Footsteps in Faith: We must learn to seek assistance in times of personal crisis

| October 7, 2016 | 0 Comments
Fryer

Fryer

Chaplain (Capt.) James Fryer
84th Engineer Battalion
130th Eng. Brigade
8th Theater Sustainment Command
Oh how sweet life would be without trouble, without interpersonal, personal issues and problems. And, yet, that is a dream not in sync with the real world!

A wise man must notice trouble coming from afar and prepare himself to deal rightly and strategically with the issues.

A lot of people begin to look for help when a crisis or a problem is already looming or is knocking at their door.

Seeking help
Certainly there are endless ways in which people seek and solicit help. There are both productive ways and there are destructive ways to acquire help.

Productive ways could include seeking guidance from a pastor or mentor, prayer, spiritual reading/reflection, listening to peaceful music or music that does not have a message or theme that contradicts sound ethical reasoning.

Footsteps in FaithIt could be something that just clears your mind like going for a run or hiking a beautiful mountain trail in Hawaii.

However, many destructive ways exist and require discernment, such as drinking or drugs, a video game obsession, throwing yourself into a relationship or random sexual encounter.

Many people form addictions to self-medicate other areas that they are seeking help in. Some examples include, for instance, post-traumatic stress disorder, depression and anxiety.

One neuroscientist, Dr. Mark Lewis, in an article on self-medicating states, “According to the self-medication model, addictive behaviors ‘medicate’ depression, anxiety and related feelings.” In other words, people can form addictions which themselves attempt to mask deeper issues they are evading.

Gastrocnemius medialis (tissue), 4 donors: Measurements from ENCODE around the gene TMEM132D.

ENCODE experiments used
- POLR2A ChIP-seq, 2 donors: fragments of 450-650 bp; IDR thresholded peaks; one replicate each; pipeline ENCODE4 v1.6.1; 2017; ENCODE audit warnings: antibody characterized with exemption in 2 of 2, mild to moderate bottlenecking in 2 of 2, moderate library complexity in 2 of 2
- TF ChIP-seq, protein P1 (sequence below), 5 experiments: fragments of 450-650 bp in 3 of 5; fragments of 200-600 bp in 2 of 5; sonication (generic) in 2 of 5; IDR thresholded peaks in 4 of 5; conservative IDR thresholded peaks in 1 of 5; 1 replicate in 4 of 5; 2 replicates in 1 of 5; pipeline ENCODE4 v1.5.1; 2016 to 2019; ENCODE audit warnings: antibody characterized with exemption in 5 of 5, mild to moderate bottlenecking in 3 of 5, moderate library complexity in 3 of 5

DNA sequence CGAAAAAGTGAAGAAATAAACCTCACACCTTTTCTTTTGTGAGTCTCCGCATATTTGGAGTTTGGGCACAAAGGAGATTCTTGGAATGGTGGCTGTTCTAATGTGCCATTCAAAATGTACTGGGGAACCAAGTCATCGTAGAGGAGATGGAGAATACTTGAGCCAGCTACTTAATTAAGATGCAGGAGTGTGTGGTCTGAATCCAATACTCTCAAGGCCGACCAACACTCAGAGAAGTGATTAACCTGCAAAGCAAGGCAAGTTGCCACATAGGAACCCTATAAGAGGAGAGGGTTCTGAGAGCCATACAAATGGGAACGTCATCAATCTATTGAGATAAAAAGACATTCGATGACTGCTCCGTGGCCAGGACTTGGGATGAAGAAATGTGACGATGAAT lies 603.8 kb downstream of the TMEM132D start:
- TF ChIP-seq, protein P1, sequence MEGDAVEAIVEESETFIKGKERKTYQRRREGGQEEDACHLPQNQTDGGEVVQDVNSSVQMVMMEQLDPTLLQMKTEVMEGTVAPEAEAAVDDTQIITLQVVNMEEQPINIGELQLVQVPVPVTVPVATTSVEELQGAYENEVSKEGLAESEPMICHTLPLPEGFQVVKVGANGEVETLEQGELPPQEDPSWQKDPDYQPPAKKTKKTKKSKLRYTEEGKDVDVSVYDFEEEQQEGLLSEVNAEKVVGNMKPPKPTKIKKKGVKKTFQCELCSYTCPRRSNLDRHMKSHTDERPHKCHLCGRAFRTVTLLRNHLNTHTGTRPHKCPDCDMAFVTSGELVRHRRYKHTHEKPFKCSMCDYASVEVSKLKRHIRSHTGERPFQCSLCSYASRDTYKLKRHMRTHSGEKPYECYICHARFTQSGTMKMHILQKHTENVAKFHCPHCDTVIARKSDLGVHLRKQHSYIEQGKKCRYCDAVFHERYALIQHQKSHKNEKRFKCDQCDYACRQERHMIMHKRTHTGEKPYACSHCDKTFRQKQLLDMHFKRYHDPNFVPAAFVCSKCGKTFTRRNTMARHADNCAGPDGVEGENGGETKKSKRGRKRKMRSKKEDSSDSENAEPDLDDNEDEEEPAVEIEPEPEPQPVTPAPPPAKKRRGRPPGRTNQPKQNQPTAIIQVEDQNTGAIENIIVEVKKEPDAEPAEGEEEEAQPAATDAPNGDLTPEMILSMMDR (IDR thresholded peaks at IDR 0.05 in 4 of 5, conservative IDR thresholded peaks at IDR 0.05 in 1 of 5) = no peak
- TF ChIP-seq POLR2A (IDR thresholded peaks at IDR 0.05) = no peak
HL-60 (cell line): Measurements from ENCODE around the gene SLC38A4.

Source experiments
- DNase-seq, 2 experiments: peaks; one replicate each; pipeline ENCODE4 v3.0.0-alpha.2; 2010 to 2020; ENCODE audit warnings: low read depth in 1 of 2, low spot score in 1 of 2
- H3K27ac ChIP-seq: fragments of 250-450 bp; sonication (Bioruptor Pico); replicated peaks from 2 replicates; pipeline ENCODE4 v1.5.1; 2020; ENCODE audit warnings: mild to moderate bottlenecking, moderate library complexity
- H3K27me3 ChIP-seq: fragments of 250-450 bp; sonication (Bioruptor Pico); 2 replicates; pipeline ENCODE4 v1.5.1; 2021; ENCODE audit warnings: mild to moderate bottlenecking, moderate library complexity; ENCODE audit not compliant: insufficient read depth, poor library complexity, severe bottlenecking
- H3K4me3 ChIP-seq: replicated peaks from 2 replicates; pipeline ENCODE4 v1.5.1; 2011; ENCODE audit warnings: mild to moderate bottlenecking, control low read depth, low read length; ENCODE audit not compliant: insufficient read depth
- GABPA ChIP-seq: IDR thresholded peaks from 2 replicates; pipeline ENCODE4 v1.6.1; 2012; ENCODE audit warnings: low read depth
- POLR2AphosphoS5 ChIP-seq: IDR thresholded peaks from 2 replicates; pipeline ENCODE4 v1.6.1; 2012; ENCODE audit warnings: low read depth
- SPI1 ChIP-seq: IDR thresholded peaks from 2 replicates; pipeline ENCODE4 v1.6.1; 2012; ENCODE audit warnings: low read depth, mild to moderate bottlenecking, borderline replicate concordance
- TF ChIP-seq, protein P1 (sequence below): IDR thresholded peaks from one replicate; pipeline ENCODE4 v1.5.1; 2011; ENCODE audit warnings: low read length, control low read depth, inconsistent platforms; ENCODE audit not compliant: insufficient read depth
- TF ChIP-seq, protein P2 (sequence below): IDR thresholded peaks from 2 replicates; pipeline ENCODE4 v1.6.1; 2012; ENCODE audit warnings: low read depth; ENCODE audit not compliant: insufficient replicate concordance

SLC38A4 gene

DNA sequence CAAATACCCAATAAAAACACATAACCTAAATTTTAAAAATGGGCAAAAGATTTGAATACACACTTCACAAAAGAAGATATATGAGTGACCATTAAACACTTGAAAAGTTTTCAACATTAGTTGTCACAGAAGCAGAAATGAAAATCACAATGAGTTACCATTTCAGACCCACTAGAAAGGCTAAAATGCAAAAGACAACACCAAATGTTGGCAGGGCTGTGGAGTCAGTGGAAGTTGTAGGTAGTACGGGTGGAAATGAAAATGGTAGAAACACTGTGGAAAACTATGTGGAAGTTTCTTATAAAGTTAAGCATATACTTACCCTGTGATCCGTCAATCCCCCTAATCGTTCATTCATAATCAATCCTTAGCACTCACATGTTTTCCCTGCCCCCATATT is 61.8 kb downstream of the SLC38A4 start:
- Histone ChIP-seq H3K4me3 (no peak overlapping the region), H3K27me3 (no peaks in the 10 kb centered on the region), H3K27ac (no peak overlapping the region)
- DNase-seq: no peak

Many with PTSD, for example, are self-medicating, which often has tragic results. Just as Lewis again comments, “Self-medication is a common behavior among people with PTSD … yet, has potentially hazardous consequences.”

To attempt to resolve such troubles, some mental health leaders are now advocating “dual diagnosis” treatment programs. The thinking behind this is that the addiction, the method of self-medication that is preventing the individual from healing or dealing with the larger issue, is first diagnosed.

The secondary diagnosis is to pinpoint the deeper issue the person is dealing with that has become a life dominating sin or enslaving behavior. The aforementioned site states, “While some people use drugs as a replacement for mental health care, there are others who lean on drugs due to symptoms they’re quite aware of and hope to heal under their own powers.”

Crying out to the Creator-God in many ways is a natural response to the adversity of life.

The ancient king of Israel, David, resolved in Psalm 121:1-2, “I will lift my eyes to the hills – from whence come my help? My help comes from the Lord, who made heaven and earth.”

King David determined that the source of his help in the times of life’s needs was the Lord; he has seen the Lord faithfully move to rescue him from harm’s way in the past and to solve the dilemmas that he had encountered.

It led him also to write and sing in Psalm 46:1, “God is our refuge and strength, a very present help in trouble.”

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Category: Community, Footsteps in Faith, Standing Columns

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